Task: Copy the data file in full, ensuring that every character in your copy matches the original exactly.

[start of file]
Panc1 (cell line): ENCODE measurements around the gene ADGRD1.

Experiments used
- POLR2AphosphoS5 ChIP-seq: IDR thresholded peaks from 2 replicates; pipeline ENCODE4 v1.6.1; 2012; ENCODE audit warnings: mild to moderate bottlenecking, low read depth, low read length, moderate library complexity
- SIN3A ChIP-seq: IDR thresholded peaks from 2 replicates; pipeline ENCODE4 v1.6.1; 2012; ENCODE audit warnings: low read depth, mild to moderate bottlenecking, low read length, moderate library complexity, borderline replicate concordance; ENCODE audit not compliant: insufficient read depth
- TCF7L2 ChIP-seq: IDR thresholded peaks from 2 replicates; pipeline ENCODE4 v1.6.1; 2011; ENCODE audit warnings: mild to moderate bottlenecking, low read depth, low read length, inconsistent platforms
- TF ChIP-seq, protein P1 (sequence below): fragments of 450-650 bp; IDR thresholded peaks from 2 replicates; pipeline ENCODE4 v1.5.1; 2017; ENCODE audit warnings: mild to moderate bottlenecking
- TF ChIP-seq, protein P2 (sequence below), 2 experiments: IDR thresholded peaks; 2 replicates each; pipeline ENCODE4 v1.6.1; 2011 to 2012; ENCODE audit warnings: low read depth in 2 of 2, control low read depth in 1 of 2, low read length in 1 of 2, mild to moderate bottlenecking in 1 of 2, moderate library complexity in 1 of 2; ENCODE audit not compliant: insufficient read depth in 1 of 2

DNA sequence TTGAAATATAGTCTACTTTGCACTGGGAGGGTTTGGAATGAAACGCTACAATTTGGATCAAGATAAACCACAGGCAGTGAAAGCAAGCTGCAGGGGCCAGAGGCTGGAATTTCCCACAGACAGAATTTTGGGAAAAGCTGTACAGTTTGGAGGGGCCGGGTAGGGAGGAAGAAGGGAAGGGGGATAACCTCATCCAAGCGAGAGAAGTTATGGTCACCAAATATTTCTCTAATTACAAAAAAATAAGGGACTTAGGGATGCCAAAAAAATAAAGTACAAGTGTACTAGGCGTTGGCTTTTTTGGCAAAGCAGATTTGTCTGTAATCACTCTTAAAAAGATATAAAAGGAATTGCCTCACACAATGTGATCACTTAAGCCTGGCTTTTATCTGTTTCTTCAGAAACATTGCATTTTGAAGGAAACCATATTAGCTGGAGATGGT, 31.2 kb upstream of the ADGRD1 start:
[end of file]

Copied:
Panc1 (cell line): ENCODE measurements around the gene ADGRD1.

Experiments used
- POLR2AphosphoS5 ChIP-seq: IDR thresholded peaks from 2 replicates; pipeline ENCODE4 v1.6.1; 2012; ENCODE audit warnings: mild to moderate bottlenecking, low read depth, low read length, moderate library complexity
- SIN3A ChIP-seq: IDR thresholded peaks from 2 replicates; pipeline ENCODE4 v1.6.1; 2012; ENCODE audit warnings: low read depth, mild to moderate bottlenecking, low read length, moderate library complexity, borderline replicate concordance; ENCODE audit not compliant: insufficient read depth
- TCF7L2 ChIP-seq: IDR thresholded peaks from 2 replicates; pipeline ENCODE4 v1.6.1; 2011; ENCODE audit warnings: mild to moderate bottlenecking, low read depth, low read length, inconsistent platforms
- TF ChIP-seq, protein P1 (sequence below): fragments of 450-650 bp; IDR thresholded peaks from 2 replicates; pipeline ENCODE4 v1.5.1; 2017; ENCODE audit warnings: mild to moderate bottlenecking
- TF ChIP-seq, protein P2 (sequence below), 2 experiments: IDR thresholded peaks; 2 replicates each; pipeline ENCODE4 v1.6.1; 2011 to 2012; ENCODE audit warnings: low read depth in 2 of 2, control low read depth in 1 of 2, low read length in 1 of 2, mild to moderate bottlenecking in 1 of 2, moderate library complexity in 1 of 2; ENCODE audit not compliant: insufficient read depth in 1 of 2

DNA sequence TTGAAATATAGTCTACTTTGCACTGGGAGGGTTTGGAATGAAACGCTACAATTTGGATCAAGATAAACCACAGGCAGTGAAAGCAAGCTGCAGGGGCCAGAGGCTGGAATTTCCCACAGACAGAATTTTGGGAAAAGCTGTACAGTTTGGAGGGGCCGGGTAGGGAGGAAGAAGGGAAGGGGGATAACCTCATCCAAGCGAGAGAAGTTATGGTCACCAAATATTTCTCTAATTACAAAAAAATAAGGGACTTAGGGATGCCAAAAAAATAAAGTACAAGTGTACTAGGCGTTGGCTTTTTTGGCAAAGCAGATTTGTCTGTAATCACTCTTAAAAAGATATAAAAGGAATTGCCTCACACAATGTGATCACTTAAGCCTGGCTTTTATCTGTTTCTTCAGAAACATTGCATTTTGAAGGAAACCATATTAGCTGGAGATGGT, 31.2 kb upstream of the ADGRD1 start: